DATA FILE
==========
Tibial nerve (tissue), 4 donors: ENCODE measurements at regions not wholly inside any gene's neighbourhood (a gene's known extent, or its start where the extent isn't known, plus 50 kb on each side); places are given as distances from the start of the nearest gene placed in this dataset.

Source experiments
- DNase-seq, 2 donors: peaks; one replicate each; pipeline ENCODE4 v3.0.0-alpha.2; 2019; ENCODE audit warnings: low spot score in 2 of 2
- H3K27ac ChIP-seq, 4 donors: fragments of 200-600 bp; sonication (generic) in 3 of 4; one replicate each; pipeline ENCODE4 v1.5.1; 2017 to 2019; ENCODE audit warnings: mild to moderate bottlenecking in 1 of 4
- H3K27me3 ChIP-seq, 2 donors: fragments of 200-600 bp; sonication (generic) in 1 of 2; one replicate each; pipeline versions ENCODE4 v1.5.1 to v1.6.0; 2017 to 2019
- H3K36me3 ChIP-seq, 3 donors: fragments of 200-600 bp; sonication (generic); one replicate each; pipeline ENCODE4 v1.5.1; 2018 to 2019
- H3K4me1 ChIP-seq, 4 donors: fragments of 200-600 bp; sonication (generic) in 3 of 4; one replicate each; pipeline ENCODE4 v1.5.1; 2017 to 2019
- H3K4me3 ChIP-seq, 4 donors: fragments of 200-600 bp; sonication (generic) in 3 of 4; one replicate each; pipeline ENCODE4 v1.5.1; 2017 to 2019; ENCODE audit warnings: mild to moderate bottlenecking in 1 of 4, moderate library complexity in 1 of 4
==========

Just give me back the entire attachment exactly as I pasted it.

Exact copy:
Tibial nerve (tissue), 4 donors: ENCODE measurements at regions not wholly inside any gene's neighbourhood (a gene's known extent, or its start where the extent isn't known, plus 50 kb on each side); places are given as distances from the start of the nearest gene placed in this dataset.

Source experiments
- DNase-seq, 2 donors: peaks; one replicate each; pipeline ENCODE4 v3.0.0-alpha.2; 2019; ENCODE audit warnings: low spot score in 2 of 2
- H3K27ac ChIP-seq, 4 donors: fragments of 200-600 bp; sonication (generic) in 3 of 4; one replicate each; pipeline ENCODE4 v1.5.1; 2017 to 2019; ENCODE audit warnings: mild to moderate bottlenecking in 1 of 4
- H3K27me3 ChIP-seq, 2 donors: fragments of 200-600 bp; sonication (generic) in 1 of 2; one replicate each; pipeline versions ENCODE4 v1.5.1 to v1.6.0; 2017 to 2019
- H3K36me3 ChIP-seq, 3 donors: fragments of 200-600 bp; sonication (generic); one replicate each; pipeline ENCODE4 v1.5.1; 2018 to 2019
- H3K4me1 ChIP-seq, 4 donors: fragments of 200-600 bp; sonication (generic) in 3 of 4; one replicate each; pipeline ENCODE4 v1.5.1; 2017 to 2019
- H3K4me3 ChIP-seq, 4 donors: fragments of 200-600 bp; sonication (generic) in 3 of 4; one replicate each; pipeline ENCODE4 v1.5.1; 2017 to 2019; ENCODE audit warnings: mild to moderate bottlenecking in 1 of 4, moderate library complexity in 1 of 4